Politics

On Friday, Elsmere resident Rachel Gibson got a letter in the mail from former Gov. Steve Beshear.

It was a pardon.

“I feel like I just got let out of prison,” Gibson said. “Even though I’m not in prison and haven’t been. The only thing compared to this is having my kid and grandkids, I believe.”

In 2006, Gibson, now 52, was convicted of cocaine possession, a class D felony and the only criminal charge on her record. She enrolled in a recovery center and eventually got a job working at the center. She still works there today.

But that single criminal blemish on her record prevented her from getting a job more than once and, more upsetting, kept her from chaperoning events for her grandchildren at their school.

“It’s like you’re punished for the rest of your life for that one-time thing,” she said.

Gibson is one of 201 people who received full pardons from Beshear on his last day in office. Beshear said his office received more than 3,400 applications for pardons.

“I am convinced that these individuals deserve a second chance at life with a clean record,” Beshear said in a news release announcing the pardons.

But those who were granted pardons won’t have the charges cleared from their criminal records, exactly.

Full pardons restore civil rights such as the ability to vote, own a gun, run for public office and serve on a jury. They also remove barriers to obtaining a variety of government services, certifications and licenses.

But the charges will still pop up on background checks. And private employers would still be able to deny employment to someone who has received a pardon, said Tim Arnold, the post-trial director at Kentucky’s Department of Public Advocacy.

“In the basic level of whether or not you have a conviction, the conviction is supposed to be null and void by the pardon,” Arnold said. “But that doesn’t mean much to the employer who runs the records check.”

The only way someone can get a criminal conviction cleared from their record is to get an expungement. Kentucky law only allows misdemeanors to be expunged, though a bill that would expand the law to include class D felonies will likely be proposed in the upcoming legislative session.

The consequences of a criminal conviction are widespread, ranging from drug offenders disqualified from receiving food stamps to felony offenders disqualified from obtaining chiropractic licenses, according to a Department for Public Advocacy collateral consequences handbook.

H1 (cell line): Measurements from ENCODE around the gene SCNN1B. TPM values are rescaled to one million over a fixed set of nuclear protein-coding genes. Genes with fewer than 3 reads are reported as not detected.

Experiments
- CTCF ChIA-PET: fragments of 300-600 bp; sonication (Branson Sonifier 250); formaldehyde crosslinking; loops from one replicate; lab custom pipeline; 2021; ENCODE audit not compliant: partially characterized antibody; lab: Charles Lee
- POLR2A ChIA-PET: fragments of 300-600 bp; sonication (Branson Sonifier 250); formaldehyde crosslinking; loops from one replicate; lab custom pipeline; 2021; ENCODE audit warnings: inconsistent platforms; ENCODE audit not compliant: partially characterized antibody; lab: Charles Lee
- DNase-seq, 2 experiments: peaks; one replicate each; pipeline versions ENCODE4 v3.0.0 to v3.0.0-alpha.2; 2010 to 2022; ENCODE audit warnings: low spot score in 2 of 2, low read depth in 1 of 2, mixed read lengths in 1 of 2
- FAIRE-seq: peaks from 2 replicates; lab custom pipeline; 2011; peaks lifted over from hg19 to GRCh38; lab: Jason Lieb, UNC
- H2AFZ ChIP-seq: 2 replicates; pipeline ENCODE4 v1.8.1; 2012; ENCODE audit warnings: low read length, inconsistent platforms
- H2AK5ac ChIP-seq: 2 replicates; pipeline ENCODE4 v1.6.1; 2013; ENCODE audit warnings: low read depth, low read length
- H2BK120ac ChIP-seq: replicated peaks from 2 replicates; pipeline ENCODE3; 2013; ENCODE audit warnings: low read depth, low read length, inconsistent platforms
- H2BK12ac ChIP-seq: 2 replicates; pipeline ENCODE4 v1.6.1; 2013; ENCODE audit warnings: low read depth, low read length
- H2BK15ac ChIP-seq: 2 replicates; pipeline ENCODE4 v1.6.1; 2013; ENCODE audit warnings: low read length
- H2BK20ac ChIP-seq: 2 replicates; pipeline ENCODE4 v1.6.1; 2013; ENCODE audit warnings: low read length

Although a pardon won’t give someone a clean record in the eyes of private-sector employers, it might re-qualify them for licenses, public benefits and state or local government jobs for which they hadn’t been eligible, according to Margaret Love, an attorney specializing in pardon law in Washington, D.C.

“There are hundreds of laws and agency rules that say somebody with a conviction, those with a felony conviction cannot work in certain places, have certain licenses, live in certain housing, receive certain public benefits or compete for public contracts,” Love said.

But Deputy Public Advocate Damon Preston said it’s unclear whether the state would restore the rights to certain licenses, government jobs or benefits, even if a pardon is granted.

“The standing court opinion would say that that person is still convicted and still subject to those disabilities,” Preston said.

In a 2006 opinion regarding Gov. Ernie Fletcher’s controversial pardons, the Supreme Court of Kentucky ruled that a pardon restores civil rights and relieves an ex-offender from legal consequences, but it can’t prevent “any and all consequences of the pardoned offense” and that “collateral consequences may still follow.”

“For example, an attorney who has been pardoned for the offense of forgery may not be punished for that crime, but may be disbarred as a result of that offense,” the opinion states.

Preston said despite the Kentucky Supreme Court’s opinion, public officials might not be aware of it.

“So if somebody comes and says, ‘I want to get a license,’ and when they say, ‘what about that conviction,’ they say ‘it’s been pardoned, here’s my certificate,’ that’s probably just worked itself out more often than not, and they’re just issued the license,” Preston said.

Gibson said her felony conviction has prevented her from advancing to better-paid positions within her workplace. But that might change — she said her bosses were impressed by her pardon.

“I’m really excited that who I work for, as far as they’re concerned, I don’t have a felony charge,” Gibson said. “But I don’t know how that’s going to work for the rest of the world, you know what I mean?”

Ryland Barton is the Capitol bureau chief for Kentucky Public Radio.